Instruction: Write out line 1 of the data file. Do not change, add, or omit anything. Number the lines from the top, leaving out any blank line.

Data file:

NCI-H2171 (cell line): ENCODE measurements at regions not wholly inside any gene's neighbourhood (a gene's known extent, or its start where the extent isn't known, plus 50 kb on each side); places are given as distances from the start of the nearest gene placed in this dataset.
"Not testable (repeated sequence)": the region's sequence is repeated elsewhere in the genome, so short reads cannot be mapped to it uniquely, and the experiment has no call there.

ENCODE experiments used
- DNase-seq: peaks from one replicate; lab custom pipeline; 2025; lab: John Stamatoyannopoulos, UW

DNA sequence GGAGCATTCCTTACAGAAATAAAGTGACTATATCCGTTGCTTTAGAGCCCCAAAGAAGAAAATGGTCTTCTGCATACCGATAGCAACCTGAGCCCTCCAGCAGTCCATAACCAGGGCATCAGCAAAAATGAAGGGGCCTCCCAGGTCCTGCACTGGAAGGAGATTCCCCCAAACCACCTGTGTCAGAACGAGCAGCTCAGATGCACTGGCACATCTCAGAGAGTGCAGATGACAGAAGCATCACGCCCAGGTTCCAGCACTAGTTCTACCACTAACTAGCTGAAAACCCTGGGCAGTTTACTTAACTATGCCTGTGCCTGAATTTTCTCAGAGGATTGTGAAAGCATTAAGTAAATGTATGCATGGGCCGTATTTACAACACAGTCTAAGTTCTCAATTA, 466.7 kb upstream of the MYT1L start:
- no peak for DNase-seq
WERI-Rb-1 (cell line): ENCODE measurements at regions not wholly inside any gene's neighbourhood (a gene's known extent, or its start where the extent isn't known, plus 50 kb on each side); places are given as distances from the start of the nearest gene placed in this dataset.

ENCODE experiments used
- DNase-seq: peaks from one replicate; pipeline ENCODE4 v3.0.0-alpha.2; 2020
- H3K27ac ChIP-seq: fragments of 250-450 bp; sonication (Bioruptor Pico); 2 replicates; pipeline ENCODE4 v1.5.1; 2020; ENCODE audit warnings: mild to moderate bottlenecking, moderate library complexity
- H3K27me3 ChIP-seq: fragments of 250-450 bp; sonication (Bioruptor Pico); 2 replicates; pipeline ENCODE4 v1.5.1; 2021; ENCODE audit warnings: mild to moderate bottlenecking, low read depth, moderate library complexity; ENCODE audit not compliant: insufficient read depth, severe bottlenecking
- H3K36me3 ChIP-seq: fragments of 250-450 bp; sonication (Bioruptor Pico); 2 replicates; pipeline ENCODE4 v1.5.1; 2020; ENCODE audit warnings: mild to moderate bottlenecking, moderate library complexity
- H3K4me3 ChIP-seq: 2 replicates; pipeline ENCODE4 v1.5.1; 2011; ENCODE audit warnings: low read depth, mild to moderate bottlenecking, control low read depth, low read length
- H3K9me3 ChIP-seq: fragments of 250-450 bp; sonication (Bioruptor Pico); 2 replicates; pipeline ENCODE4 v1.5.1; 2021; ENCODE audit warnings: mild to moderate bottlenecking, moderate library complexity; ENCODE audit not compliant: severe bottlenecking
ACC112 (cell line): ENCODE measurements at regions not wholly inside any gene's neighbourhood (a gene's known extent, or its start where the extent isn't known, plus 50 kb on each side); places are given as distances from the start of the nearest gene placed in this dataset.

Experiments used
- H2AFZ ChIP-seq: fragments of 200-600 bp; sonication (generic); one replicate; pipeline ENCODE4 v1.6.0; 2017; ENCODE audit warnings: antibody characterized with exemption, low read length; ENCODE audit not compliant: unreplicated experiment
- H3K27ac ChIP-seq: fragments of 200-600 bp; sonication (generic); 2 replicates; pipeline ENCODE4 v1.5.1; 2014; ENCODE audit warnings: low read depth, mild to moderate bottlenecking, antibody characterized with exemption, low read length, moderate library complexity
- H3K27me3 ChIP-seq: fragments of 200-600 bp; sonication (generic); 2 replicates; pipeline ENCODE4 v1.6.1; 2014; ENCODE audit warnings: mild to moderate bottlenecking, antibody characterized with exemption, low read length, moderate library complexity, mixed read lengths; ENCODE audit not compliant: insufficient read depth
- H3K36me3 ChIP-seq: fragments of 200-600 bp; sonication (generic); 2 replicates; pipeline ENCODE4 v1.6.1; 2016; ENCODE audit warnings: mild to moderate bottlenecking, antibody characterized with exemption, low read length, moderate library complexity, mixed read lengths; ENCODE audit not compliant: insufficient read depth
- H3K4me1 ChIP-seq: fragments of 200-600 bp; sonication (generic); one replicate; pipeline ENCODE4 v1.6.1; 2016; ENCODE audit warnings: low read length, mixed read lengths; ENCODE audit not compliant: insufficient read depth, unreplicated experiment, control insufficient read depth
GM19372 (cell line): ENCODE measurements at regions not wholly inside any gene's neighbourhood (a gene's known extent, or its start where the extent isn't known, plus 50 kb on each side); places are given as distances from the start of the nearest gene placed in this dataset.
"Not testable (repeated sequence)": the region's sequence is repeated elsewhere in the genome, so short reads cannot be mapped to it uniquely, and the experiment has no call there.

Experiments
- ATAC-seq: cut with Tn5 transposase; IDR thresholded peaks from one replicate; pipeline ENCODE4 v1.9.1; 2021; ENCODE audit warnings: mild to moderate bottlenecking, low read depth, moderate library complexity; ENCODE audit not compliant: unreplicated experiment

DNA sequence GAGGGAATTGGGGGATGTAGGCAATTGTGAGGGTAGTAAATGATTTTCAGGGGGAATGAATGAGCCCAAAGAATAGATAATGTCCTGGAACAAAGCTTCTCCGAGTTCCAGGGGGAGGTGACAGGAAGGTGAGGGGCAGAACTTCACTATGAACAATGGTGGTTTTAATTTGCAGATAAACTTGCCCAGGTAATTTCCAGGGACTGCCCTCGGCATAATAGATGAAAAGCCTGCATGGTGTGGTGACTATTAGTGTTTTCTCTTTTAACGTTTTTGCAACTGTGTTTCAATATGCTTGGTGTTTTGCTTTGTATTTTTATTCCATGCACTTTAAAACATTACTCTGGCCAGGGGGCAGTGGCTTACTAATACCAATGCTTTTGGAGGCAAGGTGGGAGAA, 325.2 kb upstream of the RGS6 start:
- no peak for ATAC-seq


NCI-H2171 (cell line): ENCODE measurements at regions not wholly inside any gene's neighbourhood (a gene's known extent, or its start where the extent isn't known, plus 50 kb on each side); places are given as distances from the start of the nearest gene placed in this dataset.